Chapter 7 : Scottish Affairs
Meanwhile, religious differences were also manifesting themselves in Scotland. Marie of Guise was fighting a civil war with the Lords of the Congregation who were attempting to oust her from the role of regent so they could institute a Protestant religious settlement.
Marie’s view was that the Lords were motivated more by rebellious motives than religious ones. She called for aid from France and Mary and François authorised the sending of troops in November 1559. To counter this, the Lords turned to England, now once again led by a Protestant government. Although Queen Elizabeth herself was somewhat reluctant to send troops against her northern neighbour, she was prevailed upon by Sir William Cecil and other Protestant ministers to give secret aid to the Lords of the Congregation. In 1560 they signed the Treaty of Berwick and troops were sent north.
Marie fought a strenuous rearguard action, but died in June 1560. Almost immediately, a treaty was agreed between the Lords and the English government – the Treaty of Edinburgh. Whilst commissioners of François and Mary had taken part in the discussions, Mary refused to ratify the treaty, either then or later. It provided that neither England nor France would send troops into Scotland and that she and her husband would recognise Elizabeth’s title to the throne of England. Mary was badly affected by her mother’s death, and collapsed into debilitating illness for some weeks.
The Scots Parliament abolished the power of the papacy in Scotland, and introduced a Protestant Confession of Faith. It became illegal to hear the Catholic mass in the country. Mary never gave formal royal assent to this bill, either. James Hamilton, formally Earl of Arran, but now Duke of Châtelherault, was once again installed by Parliament as a figure-head regent, whilst real power was largely in the hands of Mary’s half-brother, Lord James Stewart.
This exposure to the difficulties in Scotland and the discussions over the various treaties with England led Mary to take a more active personal role in politics. The English ambassador at the court of France, Sir Nicholas Throckmorton, noted that she had a strong opinion on the rebellious activities of her Scottish subjects. She pointed out to Throckmorton that Elizabeth would be better served by having her cousin promptly obeyed in Scotland, than by supporting a nest of rebels, whose presumption might spread.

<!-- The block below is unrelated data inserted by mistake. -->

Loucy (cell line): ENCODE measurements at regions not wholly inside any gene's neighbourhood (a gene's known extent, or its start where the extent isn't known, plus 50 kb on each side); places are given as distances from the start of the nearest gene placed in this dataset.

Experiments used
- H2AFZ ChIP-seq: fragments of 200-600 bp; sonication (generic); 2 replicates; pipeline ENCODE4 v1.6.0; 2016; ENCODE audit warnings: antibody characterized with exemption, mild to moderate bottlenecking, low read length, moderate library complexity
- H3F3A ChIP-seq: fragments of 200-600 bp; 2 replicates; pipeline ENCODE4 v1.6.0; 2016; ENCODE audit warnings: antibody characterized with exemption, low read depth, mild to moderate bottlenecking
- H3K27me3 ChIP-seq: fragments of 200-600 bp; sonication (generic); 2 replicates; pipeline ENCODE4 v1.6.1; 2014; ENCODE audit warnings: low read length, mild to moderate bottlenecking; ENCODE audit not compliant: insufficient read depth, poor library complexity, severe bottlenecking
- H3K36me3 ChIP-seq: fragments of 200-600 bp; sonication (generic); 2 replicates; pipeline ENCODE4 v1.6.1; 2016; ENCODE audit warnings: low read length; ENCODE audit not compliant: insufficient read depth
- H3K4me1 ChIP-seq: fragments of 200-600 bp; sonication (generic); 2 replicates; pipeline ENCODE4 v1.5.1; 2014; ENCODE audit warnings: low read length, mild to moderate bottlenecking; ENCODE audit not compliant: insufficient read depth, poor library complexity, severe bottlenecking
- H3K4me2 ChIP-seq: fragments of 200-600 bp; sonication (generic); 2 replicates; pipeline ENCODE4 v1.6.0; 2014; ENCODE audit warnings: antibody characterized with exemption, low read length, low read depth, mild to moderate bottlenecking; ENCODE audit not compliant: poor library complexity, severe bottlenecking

Throckmorton also observed that Mary was almost constantly in the company of her mother-in-law, and that the two queens were the most dominant figures in King François’ life. How Mary would have fared had she remained as Queen of France is unknowable – it is likely that she would have exerted considerable influence over her husband and it may be that the tragic events of the Wars of Religion would have played out differently. Mary, like her mother, and unlike her uncles, never exhibited religious intolerance, and in alliance with Catherine, who also sought conciliation, they might have been able to avert the atrocities to come.
But on 16th November 1560, François complained of a severe earache. His condition rapidly deteriorated and by 27th November it was obvious that he would soon die. Mary and Catherine attended him lovingly, but he died an agonising death from an abscess in his inner ear on 5th December.
Mary was devastated by grief. Francois had been her closest companion since she was five, and the whole thrust of her upbringing had been to cast them in the role of monarchs, spouses and lovers. She withdrew to her chambers, draped in white. Queen Catherine, who had once seemed so attached to her daughter-in-law, requested an inventory of the crown jewels, and their return to her, as Queen-Mother of the new king, Charles IX.
The question arose as to what Mary should do now. She was entitled, by the terms of her marriage treaty, to either remain in France, or return to Scotland, with the link between the two countries broken. Those around her assumed that what she did next would entirely depend on her second husband, for it was assumed, almost before poor François was cold, that she would remarry as soon as possible.
There was a wide field of candidates – many of whom were also courting Elizabeth of England: Don Carlos of Spain, the mentally-challenged son of Philip II of Spain; Archduke Charles, son of the Emperor Ferdinand; Châtelherault’s son, the Earl of Arran – also mentally unstable; Eric of Sweden; and even Henry Stuart, Lord Darnley, son of the Earl and Countess of Lennox, and Mary’s cousin. Another possibility was a second marriage into the French royal family, to her eleven-year-old brother-in-law, Charles IX.
After her period of total seclusion ended, Mary received the English ambassador, who wrote that, now the queen was not subject to the submissive role of wife, she was showing herself as having
‘both a great wisdom for her years, modest and also of great judgement in the wise handling (of) herself and her matters, which, increasing with years cannot but turn greatly to her commendation, reputation, honour and great benefit of her and her country…she thinketh herself not too wise, but is content to be ruled by good counsel and wise men.’
She had informed him that her uncles had no say in Scottish matters, they being ‘of the affairs of France’. This extolling of Mary’s willingness to listen to advice was a hint that Elizabeth, who was being talked of as headstrong and frivolous, and mired in the scandal of the death of Amy Robsart, wife of her favourite, Lord Robert Dudley, might do well to emulate her cousin.